Genes for learning and memory date back 650 mn years agotext_fields
London: A group of scientists has made a significant discovery, revealing that the genes responsible for learning, memory, aggression and other complex behaviours originated around 650 million years ago.
The research sheds light on the evolutionary history of these crucial genes and their role in neural modulation.
"We've known for a long time that monoamines like serotonin, dopamine and adrenaline act as neuromodulators in the nervous system, playing a role in complex behaviour and functions like learning and memory, as well as processes such as sleep and feeding," said Dr Roberto Feuda, from the Neurogenetic group in the Department of Genetics and Genome Biology at University of Leicester in the UK.
"However, less certain was the origin of the genes required for the production, detection, and degradation of these monoamines," he said, in the study, published in the journal Nature Communications.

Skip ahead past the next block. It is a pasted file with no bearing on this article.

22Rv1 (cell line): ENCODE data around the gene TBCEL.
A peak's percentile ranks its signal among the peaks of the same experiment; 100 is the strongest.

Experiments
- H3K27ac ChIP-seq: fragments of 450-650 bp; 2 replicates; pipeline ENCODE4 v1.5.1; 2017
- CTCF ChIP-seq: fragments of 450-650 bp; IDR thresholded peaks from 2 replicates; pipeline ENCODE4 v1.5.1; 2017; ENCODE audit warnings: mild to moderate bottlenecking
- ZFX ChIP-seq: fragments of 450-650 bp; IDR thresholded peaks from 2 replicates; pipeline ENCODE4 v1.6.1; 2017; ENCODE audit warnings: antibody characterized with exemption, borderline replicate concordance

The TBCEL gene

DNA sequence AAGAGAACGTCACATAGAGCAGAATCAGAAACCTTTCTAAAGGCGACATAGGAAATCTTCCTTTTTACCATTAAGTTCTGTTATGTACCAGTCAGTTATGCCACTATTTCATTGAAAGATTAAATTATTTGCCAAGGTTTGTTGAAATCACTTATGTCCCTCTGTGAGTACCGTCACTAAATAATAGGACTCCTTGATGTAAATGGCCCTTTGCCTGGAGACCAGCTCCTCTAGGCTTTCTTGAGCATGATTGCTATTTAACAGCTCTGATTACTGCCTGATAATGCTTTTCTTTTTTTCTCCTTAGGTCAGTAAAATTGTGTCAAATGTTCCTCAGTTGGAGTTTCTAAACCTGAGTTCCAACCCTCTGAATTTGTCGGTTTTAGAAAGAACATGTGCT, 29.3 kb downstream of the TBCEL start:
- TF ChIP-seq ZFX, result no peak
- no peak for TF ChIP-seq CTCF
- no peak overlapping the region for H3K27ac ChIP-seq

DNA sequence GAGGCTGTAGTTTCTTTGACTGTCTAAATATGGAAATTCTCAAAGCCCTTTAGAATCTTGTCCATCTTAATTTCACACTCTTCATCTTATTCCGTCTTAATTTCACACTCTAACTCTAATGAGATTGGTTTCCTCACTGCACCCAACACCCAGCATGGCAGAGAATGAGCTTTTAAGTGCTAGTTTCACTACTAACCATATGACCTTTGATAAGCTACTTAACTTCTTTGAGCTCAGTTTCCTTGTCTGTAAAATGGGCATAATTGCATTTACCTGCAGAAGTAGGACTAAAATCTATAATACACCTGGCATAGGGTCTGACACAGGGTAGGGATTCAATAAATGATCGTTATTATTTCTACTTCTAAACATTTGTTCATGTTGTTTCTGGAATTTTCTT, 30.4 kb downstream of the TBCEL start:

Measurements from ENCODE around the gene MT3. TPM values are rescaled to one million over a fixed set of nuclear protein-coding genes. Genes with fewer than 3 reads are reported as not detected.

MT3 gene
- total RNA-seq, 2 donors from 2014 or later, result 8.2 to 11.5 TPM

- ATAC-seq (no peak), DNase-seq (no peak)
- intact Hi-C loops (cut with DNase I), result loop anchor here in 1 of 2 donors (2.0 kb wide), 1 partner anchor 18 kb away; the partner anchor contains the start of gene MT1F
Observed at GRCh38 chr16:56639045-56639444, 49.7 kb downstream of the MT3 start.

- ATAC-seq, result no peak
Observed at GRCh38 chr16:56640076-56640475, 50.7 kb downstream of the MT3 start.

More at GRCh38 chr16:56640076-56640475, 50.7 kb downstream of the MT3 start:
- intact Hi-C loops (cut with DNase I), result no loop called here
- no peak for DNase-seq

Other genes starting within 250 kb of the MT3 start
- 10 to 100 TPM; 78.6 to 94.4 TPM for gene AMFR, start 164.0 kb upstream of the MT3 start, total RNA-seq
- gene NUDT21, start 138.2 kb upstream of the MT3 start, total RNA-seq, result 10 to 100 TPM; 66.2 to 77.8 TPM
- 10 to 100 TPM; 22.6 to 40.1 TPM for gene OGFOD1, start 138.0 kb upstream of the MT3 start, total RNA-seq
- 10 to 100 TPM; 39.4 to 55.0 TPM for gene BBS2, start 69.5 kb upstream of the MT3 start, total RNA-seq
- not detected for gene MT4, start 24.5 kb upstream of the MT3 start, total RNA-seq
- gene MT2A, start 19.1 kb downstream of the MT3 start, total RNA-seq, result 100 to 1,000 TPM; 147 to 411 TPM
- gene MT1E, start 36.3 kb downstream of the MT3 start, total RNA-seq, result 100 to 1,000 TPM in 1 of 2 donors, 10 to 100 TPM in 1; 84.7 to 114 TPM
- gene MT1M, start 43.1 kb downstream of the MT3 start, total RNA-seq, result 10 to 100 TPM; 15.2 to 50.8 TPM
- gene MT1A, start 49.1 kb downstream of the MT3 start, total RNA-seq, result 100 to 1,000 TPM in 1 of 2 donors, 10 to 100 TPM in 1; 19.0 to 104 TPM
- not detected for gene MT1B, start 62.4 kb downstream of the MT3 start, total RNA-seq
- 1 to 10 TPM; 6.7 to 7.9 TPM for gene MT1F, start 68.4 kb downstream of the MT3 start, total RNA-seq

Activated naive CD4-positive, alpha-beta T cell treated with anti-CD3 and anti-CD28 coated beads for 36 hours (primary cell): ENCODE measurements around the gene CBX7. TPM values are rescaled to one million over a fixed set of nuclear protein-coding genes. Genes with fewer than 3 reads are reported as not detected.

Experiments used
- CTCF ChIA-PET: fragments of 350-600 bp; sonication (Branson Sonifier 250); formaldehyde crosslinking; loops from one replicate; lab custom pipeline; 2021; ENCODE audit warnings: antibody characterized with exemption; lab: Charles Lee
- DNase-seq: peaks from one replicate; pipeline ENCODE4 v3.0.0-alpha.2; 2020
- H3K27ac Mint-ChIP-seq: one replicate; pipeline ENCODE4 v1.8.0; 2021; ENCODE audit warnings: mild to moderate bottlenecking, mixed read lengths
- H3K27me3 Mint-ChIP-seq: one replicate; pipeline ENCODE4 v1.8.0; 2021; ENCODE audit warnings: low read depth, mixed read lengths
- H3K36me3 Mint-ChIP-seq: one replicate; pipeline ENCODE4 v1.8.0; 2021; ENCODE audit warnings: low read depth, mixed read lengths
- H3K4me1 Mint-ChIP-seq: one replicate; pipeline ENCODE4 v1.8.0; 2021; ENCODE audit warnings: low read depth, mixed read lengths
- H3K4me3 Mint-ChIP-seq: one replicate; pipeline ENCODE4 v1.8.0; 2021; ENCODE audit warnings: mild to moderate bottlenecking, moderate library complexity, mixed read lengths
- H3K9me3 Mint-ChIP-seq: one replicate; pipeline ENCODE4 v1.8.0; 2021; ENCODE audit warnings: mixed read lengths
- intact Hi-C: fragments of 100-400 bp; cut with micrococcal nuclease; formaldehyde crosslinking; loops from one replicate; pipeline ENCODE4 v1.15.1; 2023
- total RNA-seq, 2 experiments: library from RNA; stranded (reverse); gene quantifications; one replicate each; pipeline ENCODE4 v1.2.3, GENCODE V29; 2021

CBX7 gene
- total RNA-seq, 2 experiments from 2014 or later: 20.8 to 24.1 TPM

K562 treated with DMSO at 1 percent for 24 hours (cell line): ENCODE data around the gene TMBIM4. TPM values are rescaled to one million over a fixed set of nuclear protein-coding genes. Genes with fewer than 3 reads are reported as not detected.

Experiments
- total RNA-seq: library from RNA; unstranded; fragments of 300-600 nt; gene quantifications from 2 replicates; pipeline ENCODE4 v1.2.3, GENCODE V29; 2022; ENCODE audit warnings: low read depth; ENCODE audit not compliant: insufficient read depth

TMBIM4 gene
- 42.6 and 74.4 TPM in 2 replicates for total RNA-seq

Using computational methods, the team reconstructed the evolutionary history of these genes and discovered that a majority of the genes involved in monoamine production, modulation, and reception originated in the bilaterian stem group.
"This finding has profound implications on the evolutionary origin of complex behaviours such as those modulated by monoamines we observe in humans and other animals, "Dr Feuda said.
The researchers propose that this new way of modulating neuronal circuits may have played a role in the Cambrian Explosion, a significant event that led to a vast diversification of life and the emergence of major animal groups we see today.
This flexibility in neural circuits allowed for enhanced interaction with the environment.
"This discovery will open new important research avenues that will clarify the origin of complex behaviours and if the same neurons modulate reward, addiction, aggression, feeding, and sleep," Dr Feuda said.